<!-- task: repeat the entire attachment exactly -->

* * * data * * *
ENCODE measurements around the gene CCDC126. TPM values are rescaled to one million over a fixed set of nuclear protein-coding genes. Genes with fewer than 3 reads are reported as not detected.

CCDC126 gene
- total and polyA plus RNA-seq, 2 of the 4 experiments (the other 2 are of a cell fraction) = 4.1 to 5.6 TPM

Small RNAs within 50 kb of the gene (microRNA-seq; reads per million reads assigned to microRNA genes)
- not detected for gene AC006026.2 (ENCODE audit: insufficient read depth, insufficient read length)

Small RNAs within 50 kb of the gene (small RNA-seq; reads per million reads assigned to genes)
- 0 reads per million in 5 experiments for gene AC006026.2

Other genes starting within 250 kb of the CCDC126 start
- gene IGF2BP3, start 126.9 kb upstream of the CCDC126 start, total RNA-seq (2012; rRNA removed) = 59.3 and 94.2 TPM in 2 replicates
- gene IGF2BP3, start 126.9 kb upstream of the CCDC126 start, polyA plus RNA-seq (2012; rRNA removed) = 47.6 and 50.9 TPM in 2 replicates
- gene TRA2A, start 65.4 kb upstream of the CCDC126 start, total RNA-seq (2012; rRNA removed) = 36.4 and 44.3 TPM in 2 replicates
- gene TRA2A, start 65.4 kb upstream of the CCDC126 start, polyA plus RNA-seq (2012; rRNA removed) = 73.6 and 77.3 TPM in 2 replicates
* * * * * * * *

ENCODE measurements around the gene CCDC126. TPM values are rescaled to one million over a fixed set of nuclear protein-coding genes. Genes with fewer than 3 reads are reported as not detected.

CCDC126 gene
- total and polyA plus RNA-seq, 2 of the 4 experiments (the other 2 are of a cell fraction) = 4.1 to 5.6 TPM

Small RNAs within 50 kb of the gene (microRNA-seq; reads per million reads assigned to microRNA genes)
- not detected for gene AC006026.2 (ENCODE audit: insufficient read depth, insufficient read length)

Small RNAs within 50 kb of the gene (small RNA-seq; reads per million reads assigned to genes)
- 0 reads per million in 5 experiments for gene AC006026.2

Other genes starting within 250 kb of the CCDC126 start
- gene IGF2BP3, start 126.9 kb upstream of the CCDC126 start, total RNA-seq (2012; rRNA removed) = 59.3 and 94.2 TPM in 2 replicates
- gene IGF2BP3, start 126.9 kb upstream of the CCDC126 start, polyA plus RNA-seq (2012; rRNA removed) = 47.6 and 50.9 TPM in 2 replicates
- gene TRA2A, start 65.4 kb upstream of the CCDC126 start, total RNA-seq (2012; rRNA removed) = 36.4 and 44.3 TPM in 2 replicates
- gene TRA2A, start 65.4 kb upstream of the CCDC126 start, polyA plus RNA-seq (2012; rRNA removed) = 73.6 and 77.3 TPM in 2 replicates